A priceless profession;Platform;Briefing;Opinion
I do not know Bill Goldsmith, but if he is reading this I would like to thank him. He is assistant head of sixth form at Chiswick Community College in West London so it is reasonable to assume that if he misses this piece, a colleague will bring it to his attention.
Mr Goldsmith was quoted in The Times the day after David Blunkett unveiled his plan for a "fast-track" scheme for high-flying trainee teachers. They will be given the chance to leap from a starting salary of pound;15,000 to pound;22,500 within four years - compared with a current timescale of up to seven years.
To be honest, I do not know of anyone outside the Treasury who does not believe teachers should earn more. But that said, I remain unconvinced that fast tracking is the answer to the chronic recruitment crisis. Teachers have never entered the profession to get rich, and I doubt they ever will. This is the point that Mr Goldsmith made: "Many of my friends were going into law and the City. The money those careers offer is not comparable with any plans the Government may be making. I entered teaching as a vocation and a different pay structure would not have tempted me more."
The niece of a colleague graduated with first-class honours last year. She was tempted to teach but instead opted for a big City firm. She started at pound;25,000 and confidently expects to be on at least pound;75,000 within two years. Offering her a few thousand more to go into the classroom would not have made one iota of difference. Mr Goldsmith is right. Teaching is a vocation and we should not be embarrassed to say so. It is something to be proud of.
For some years now Community Service Volunteers, the charity I work for, has been getting undergraduates into schools to work as volunteers alongside teachers. In 1989 we had a handful of schools taking part. Nearly 10 years on, the growth has been astonishing. This year, about 7,000 students, from 200 colleges have helped in 1,000 schools, giving half a day per week.
The evaluation and publicity surrounding this work has, understandably, concentrated on the benefits to pupils, teachers and, to a lesser extent, volunteers. Several research projects have shown the educational gains to be made. But I think there is another aspect that we haven't explored. I am convinced that by providing young people (well, most of them are young) with a "taster" of life from the other side of the classroom, we increase the likelihood that they will decide teaching is for them. I have no hard data - if there are any educational researchers looking for a project, I would be delighted to work with them - but a mass of personal testimonies from volunteers who have told me that it was the volunteer experience that convinced them to become teachers.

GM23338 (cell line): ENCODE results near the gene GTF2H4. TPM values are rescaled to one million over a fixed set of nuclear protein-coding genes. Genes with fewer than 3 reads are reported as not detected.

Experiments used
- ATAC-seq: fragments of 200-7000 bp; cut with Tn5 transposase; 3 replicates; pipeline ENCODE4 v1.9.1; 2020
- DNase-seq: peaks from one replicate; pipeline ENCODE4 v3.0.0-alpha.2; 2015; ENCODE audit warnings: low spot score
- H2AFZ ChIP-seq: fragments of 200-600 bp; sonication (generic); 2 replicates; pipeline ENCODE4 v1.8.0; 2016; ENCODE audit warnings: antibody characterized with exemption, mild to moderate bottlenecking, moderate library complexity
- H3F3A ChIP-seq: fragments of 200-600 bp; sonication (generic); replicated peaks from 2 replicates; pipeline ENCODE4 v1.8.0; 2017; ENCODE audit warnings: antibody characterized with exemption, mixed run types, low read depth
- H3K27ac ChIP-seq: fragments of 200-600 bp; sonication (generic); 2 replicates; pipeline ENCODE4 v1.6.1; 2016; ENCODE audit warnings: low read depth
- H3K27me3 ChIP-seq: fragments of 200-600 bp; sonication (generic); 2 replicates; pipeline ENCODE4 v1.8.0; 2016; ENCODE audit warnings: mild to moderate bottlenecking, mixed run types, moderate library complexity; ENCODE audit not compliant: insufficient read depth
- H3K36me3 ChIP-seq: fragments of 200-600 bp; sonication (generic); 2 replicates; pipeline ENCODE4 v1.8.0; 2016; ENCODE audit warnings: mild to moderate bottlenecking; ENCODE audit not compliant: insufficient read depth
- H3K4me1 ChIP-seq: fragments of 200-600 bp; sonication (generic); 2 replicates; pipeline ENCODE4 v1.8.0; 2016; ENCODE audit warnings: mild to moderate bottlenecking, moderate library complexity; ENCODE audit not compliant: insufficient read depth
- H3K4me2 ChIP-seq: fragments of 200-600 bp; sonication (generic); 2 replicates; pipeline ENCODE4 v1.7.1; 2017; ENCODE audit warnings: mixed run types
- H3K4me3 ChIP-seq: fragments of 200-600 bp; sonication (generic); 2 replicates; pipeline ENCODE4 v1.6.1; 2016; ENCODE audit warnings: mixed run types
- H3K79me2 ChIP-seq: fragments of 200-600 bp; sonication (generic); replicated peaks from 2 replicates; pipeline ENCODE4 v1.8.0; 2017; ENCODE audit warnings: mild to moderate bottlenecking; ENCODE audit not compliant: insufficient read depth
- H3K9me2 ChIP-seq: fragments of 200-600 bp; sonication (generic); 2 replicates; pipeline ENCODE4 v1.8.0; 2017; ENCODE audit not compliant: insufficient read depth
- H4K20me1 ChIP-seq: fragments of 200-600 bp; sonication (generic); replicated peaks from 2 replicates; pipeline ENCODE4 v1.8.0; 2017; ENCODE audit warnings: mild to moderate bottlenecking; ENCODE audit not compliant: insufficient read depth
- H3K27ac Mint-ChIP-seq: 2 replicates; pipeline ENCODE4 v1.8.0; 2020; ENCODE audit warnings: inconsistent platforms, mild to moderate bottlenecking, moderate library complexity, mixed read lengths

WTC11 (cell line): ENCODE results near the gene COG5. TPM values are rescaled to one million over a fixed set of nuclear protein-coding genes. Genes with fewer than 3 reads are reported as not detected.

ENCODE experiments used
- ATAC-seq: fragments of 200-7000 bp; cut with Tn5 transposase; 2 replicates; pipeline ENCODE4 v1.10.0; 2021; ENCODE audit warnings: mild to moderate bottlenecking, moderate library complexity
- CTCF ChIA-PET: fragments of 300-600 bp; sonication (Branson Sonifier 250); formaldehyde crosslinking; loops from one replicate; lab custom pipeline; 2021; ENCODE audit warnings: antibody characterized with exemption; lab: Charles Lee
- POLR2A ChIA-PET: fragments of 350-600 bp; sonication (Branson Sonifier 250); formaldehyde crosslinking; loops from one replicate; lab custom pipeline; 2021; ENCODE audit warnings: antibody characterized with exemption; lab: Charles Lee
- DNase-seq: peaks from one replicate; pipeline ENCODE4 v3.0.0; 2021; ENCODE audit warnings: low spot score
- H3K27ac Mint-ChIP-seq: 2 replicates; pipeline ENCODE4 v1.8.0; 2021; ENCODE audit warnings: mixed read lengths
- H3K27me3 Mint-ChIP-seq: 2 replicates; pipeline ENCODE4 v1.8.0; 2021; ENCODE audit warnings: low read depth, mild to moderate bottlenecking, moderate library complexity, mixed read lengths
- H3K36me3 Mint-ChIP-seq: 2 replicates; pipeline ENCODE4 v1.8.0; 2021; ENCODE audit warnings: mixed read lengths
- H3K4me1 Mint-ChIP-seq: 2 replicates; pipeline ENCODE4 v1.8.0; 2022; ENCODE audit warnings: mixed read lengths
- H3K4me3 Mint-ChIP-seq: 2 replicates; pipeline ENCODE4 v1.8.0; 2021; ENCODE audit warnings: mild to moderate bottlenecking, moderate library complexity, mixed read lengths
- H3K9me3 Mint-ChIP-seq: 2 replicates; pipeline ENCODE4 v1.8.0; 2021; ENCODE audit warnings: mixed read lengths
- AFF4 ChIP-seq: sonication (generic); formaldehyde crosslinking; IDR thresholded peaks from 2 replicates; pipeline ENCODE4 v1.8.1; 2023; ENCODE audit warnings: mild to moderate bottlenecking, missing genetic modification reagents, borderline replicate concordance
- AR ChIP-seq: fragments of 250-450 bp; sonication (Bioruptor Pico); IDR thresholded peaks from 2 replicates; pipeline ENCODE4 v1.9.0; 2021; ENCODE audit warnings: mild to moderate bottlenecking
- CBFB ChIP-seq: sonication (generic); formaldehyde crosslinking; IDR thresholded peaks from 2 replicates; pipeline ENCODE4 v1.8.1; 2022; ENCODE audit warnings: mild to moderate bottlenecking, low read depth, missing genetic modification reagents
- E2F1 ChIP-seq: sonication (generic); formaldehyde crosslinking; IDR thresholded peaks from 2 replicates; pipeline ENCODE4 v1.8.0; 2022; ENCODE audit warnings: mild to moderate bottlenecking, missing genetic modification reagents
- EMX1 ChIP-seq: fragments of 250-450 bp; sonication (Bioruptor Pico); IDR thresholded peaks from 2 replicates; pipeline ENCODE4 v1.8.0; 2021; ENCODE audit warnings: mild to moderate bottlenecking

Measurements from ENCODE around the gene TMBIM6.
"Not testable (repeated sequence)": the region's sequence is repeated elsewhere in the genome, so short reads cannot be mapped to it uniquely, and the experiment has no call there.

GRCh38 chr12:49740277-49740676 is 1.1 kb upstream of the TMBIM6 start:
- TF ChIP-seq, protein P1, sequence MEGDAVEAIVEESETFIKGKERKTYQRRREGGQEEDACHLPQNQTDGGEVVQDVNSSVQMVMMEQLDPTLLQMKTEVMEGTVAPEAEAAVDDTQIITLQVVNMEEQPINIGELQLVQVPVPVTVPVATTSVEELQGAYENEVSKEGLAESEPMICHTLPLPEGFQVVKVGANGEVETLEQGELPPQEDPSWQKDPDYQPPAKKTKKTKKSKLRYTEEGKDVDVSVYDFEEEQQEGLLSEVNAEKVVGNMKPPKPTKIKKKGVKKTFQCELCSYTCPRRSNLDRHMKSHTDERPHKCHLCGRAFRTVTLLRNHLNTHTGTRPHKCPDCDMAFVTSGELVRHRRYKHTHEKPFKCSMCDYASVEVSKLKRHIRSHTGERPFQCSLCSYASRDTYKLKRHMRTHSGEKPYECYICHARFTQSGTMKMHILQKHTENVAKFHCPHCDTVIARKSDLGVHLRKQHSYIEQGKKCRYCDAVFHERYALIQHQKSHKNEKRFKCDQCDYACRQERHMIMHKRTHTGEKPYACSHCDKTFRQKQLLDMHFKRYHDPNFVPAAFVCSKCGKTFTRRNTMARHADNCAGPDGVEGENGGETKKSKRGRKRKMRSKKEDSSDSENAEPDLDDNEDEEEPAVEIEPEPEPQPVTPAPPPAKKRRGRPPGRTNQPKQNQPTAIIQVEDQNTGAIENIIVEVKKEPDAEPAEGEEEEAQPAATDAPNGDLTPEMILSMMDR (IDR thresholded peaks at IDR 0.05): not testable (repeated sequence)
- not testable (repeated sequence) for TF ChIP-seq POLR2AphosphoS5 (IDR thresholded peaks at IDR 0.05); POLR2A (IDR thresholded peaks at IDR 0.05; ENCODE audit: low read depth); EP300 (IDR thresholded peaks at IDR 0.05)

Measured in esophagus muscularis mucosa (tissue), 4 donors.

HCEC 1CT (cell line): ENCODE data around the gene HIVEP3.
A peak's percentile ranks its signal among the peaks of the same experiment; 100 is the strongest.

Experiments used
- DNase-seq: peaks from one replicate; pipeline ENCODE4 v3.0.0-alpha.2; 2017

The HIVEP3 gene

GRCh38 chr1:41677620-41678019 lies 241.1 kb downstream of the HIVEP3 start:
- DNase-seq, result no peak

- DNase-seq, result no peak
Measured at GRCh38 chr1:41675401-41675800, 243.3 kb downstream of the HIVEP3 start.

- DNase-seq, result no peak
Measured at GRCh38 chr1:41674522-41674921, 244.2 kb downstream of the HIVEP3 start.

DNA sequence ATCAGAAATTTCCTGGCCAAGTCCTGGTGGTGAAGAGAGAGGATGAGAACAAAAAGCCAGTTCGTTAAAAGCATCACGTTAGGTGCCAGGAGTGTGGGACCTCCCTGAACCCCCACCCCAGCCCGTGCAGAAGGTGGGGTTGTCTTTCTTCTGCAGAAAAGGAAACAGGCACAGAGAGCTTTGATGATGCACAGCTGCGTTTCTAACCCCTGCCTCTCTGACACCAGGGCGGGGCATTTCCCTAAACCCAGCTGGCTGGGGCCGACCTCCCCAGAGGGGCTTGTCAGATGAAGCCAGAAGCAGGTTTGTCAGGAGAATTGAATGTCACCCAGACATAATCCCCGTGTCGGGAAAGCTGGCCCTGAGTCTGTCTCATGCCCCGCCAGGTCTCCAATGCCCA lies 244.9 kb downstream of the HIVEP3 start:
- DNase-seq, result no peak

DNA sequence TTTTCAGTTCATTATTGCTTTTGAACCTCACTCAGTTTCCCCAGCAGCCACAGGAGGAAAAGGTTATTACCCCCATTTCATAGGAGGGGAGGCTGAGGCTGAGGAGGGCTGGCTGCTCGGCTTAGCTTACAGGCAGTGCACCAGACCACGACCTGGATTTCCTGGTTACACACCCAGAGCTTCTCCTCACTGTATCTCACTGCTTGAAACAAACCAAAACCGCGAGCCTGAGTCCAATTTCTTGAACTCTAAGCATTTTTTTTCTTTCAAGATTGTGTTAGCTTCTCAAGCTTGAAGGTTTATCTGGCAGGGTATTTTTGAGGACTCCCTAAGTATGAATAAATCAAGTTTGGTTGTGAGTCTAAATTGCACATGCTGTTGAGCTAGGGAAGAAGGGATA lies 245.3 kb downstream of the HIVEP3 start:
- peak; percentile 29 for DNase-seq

It must be the case that men and women who have experienced first hand the reality of working with children are more likely to apply for a job after obtaining a PGCE than those whose first contact with pupils is on teaching practice. We all know that a proportion of student teachers are doing it because they are not sure what to do next. But those with volunteer experience already know it is what they want to do. And some volunteers will decide it really is the job from hell and not waste thousands of pounds of tax payers' money training for a job they do not want.
Sadly, every year we train thousands of teachers who promptly decide to do something else. In 1996, 27,980 people qualified, but nearly 10,000 of them decided not to take a teaching job. It is a shocking statistic and I do not dare translate it into money wasted. Let me make it clear that I am not advocating some cheap-labour job-substitution scheme. All volunteers are prepared in advance and work alongside a teacher. Of course there are some costs but they are minimal.
In the United States, school-based volunteering is enormously popular and in recent years teaching has become the most popular profession with a staggering 10% of new graduates opting for it.
New Labour is keen on targets, so my suggestion to Mr Blunkett is simple: let us have a national strategy with every school given a target for the number of volunteers they need to recruit. It is cost effective and it works.
A pupil at Elisabeth Garret Anderson school near my office in London's King's Cross, was tutored by a City University physics student. He made a lasting impression on her. After a few weeks with him she decided she wanted to follow his lead and go to university. Imagine how that young man felt when I told him what she had said. He knew then that teaching was for him.
Elizabeth Hoodless is executive director of Community Service Volunteers